Government and automotive sector urged to grasp £74bn digital manufacturing opportunity

The Society of Motor Manufacturers and Traders (SMMT) has called on the government to support the automotive sector’s future competitiveness by putting digital manufacturing at the heart of its industrial strategy.

The Digitalisation of the UK Automotive Industry

The report, The Digitalisation of the UK Automotive Industry, commissioned from KPMG, highlights a £74bn opportunity for the UK if the industry fully embraces digitalisation over the next two decades.

It examines the future of digital manufacturing and outlines the benefits for the automotive industry, consumers and the wider economy, as well as highlighting the potential challenges the UK sector must overcome.

Alongside the ongoing development and incentivising of ultra low emission and connected and autonomous vehicles, it is hoped the transition to digital manufacturing will represent the biggest change for automotive manufacturing since the introduction of automation in production lines in the 1960s.

John Leech, head of automotive for KPMG in the UK, said: “The UK automotive industry is already the most productive in Europe […] The application of digital technologies to the design and manufacture of vehicles will help to secure the industry’s competitiveness in the decades to come.”

The report posits that new technologies such as intelligent robotics, 3D-printing and artificial intelligence, combined with new approaches to data management, will help manufacturers and the supply chain to save time, boost productivity, reduce waste and costs, and respond more effectively to consumer demand.

These technologies will also reduce plant maintenance and machine downtime, enable faster product planning and more accurate forecasting of customer needs. Customers, meanwhile, will enjoy greater levels of personalisation, more product content and connectivity, more responsive service and even shorter waiting times for new models.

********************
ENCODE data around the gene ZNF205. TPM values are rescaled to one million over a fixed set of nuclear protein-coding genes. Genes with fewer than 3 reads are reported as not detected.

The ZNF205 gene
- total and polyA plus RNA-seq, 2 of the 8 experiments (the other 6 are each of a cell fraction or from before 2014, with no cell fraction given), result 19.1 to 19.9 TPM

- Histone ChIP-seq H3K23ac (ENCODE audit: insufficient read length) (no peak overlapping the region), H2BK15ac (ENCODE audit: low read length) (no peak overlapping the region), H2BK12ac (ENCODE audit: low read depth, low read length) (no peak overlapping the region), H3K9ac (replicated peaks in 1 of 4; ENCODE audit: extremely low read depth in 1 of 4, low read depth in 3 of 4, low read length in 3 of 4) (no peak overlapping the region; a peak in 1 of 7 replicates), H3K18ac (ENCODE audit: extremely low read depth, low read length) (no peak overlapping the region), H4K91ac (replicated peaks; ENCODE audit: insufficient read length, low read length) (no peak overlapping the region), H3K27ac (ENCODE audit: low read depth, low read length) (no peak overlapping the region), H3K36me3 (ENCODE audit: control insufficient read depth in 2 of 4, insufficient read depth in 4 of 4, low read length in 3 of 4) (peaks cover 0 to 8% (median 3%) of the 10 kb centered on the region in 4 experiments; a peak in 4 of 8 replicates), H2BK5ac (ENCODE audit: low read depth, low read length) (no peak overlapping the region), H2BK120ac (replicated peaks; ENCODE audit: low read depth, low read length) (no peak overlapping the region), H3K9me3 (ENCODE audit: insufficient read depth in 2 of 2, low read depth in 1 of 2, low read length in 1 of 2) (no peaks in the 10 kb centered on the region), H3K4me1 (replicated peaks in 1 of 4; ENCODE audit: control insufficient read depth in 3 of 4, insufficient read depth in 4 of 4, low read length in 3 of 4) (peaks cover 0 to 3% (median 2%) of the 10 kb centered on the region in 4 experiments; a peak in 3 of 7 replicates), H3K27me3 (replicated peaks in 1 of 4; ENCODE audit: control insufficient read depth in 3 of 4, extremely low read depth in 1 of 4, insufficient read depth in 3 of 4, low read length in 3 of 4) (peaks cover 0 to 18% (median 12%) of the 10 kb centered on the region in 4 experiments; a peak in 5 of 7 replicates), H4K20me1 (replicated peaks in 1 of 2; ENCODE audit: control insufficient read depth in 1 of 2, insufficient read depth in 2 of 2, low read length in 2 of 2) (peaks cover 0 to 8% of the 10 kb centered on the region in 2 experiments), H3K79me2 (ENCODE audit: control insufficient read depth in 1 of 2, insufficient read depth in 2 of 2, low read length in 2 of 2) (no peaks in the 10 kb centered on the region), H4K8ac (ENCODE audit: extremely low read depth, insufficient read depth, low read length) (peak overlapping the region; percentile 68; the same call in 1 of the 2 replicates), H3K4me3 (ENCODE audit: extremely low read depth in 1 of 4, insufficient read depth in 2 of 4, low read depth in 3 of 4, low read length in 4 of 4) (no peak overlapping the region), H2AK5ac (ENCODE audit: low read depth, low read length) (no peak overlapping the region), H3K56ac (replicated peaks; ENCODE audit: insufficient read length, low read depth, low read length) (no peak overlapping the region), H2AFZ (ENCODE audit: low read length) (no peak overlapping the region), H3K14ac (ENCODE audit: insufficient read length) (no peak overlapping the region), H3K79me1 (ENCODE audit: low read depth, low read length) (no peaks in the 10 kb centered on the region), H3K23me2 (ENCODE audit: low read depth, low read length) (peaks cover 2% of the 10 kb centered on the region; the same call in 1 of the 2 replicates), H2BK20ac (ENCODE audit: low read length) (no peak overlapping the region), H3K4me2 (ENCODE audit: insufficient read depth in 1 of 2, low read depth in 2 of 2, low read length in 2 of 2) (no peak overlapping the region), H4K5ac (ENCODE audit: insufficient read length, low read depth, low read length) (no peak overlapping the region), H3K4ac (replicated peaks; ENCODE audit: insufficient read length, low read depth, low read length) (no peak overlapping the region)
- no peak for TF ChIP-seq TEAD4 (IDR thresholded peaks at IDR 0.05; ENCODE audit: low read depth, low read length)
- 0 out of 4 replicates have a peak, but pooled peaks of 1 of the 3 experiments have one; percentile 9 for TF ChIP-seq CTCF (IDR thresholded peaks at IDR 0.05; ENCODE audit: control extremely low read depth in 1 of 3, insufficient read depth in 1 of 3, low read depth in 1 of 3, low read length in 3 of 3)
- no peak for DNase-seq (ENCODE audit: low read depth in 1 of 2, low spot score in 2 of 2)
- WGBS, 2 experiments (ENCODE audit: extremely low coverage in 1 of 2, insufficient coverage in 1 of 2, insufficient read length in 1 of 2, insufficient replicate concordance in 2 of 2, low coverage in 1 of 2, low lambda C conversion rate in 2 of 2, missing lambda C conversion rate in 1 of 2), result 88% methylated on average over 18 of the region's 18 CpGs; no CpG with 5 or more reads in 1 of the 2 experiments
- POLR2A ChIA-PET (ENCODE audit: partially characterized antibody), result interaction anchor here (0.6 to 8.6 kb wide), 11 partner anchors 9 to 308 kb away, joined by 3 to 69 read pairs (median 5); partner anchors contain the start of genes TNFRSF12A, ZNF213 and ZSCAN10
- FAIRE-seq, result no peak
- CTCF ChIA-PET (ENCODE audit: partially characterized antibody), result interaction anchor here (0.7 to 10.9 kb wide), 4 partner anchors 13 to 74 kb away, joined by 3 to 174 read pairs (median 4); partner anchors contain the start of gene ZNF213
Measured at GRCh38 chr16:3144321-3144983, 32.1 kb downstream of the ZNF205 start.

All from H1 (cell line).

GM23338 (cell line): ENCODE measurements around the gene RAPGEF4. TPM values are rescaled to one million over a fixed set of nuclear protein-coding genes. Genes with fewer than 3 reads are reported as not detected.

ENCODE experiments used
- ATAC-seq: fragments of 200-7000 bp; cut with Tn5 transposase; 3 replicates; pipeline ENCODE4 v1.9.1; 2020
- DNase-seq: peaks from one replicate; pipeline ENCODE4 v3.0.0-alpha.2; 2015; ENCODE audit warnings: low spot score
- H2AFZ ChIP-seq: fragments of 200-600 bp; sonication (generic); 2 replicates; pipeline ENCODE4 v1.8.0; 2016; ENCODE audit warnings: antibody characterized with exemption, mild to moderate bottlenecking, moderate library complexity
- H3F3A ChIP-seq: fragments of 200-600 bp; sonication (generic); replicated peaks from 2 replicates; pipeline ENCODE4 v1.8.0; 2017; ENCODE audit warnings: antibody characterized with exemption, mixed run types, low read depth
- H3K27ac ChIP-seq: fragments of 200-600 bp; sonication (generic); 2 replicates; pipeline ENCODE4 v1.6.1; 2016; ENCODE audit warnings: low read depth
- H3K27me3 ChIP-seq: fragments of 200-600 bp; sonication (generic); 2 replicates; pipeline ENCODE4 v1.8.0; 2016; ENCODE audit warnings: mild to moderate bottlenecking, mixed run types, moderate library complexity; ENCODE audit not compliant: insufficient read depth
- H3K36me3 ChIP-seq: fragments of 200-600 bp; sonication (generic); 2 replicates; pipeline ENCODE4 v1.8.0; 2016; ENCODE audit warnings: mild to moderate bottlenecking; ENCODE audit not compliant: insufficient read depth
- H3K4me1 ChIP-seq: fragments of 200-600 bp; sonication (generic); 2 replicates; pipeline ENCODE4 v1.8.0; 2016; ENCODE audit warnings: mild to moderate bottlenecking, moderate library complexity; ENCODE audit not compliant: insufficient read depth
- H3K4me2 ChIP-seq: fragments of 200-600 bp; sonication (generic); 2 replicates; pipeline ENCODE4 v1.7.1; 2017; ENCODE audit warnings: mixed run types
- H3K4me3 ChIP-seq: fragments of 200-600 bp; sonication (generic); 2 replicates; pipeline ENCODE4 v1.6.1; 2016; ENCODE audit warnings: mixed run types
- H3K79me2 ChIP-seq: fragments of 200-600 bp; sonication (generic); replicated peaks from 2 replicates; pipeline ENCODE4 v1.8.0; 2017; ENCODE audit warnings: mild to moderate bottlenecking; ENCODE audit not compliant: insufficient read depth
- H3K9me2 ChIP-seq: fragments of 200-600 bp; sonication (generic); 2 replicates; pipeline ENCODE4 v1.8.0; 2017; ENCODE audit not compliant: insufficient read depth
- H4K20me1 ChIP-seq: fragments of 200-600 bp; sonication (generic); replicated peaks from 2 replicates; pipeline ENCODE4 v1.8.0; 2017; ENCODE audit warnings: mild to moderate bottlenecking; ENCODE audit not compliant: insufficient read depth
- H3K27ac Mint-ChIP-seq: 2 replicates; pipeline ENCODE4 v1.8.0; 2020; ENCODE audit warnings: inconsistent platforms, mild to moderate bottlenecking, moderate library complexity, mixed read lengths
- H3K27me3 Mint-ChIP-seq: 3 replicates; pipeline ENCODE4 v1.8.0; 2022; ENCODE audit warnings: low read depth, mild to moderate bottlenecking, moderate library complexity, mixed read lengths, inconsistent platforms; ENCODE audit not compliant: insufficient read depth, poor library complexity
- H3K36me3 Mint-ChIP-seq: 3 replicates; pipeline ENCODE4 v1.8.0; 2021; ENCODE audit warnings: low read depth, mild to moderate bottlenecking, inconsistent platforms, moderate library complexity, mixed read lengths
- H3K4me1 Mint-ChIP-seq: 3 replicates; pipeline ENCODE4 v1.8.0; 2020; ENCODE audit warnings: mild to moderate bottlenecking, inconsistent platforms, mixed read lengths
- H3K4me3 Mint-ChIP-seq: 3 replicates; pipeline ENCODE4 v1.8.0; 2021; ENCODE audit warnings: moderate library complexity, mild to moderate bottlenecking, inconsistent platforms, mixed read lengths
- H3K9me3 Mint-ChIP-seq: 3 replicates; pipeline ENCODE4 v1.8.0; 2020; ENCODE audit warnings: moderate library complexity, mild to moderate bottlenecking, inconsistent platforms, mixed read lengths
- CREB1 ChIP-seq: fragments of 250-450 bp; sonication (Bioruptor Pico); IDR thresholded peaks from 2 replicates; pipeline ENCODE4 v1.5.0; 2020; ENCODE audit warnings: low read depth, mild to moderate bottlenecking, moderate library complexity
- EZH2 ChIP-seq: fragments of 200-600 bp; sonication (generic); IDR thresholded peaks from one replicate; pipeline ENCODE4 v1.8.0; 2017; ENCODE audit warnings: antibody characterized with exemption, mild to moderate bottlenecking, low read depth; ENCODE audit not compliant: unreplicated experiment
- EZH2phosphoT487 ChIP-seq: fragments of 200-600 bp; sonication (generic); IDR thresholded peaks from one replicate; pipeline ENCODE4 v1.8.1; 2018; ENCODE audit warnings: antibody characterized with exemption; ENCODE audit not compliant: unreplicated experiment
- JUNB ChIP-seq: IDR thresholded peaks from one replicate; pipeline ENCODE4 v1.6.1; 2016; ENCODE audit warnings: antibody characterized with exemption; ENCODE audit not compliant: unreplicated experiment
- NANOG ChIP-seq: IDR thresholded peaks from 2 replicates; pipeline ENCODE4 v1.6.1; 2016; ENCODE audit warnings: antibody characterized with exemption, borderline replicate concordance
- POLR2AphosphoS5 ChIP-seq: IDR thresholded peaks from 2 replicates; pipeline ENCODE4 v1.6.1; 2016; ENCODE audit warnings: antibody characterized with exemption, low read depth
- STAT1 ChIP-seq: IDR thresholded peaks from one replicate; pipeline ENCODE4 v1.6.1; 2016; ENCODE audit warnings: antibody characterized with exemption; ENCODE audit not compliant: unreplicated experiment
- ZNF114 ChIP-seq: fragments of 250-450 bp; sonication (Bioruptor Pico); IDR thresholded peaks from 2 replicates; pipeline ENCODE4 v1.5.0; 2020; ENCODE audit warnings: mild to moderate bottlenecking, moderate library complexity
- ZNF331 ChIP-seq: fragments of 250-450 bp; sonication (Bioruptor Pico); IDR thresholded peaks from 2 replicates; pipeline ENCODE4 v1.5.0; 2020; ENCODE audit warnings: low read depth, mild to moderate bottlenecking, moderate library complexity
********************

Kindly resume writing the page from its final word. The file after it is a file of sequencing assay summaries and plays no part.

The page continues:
Nissan Leaf production Sunderland

Jaguar and Nissan have committed to continue car production in the UK

By embracing digitalisation, the automotive manufacturing sector as a whole stands to gain £6.9bn every year by 2035, with a cumulative benefit to the wider economy estimated at £74bn. This is a significant amount, but the SMMT state there are challenges to be overcome by industry and government if it is to be realised.

Not only does the UK’s digital infrastructure need to be improved, but the skills gap needs to be addressed and investment in digitalisation accelerated. On top of this, clear policies on cyber security and standards for data sharing must be developed to promote trust.

By putting digitalisation at the heart of industrial policy, the SMMT is calling for government to ensure the UK remains a major global manufacturing destination.

Honda Civic production

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Mike Hawes, SMMT chief executive, said: “Significant capital investment will be necessary and we must put digitalisation at the heart of the UK's industrial strategy to ensure we are equipped with the right skills, infrastructure and standards.

“The competition from other countries is intense, so we should follow the model that is proving so successful in the development of low emission and connected and autonomous vehicles in the UK, with a collaborative approach between government and industry.”

A survey of SMMT members readiness for digitalisation shows automotive companies are most concerned about funding, knowledge and skills development.

They called for government to help promote and encourage digital manufacturing, with measures including funding and tax incentives to support innovation and investment in new machinery, technology and plant development.

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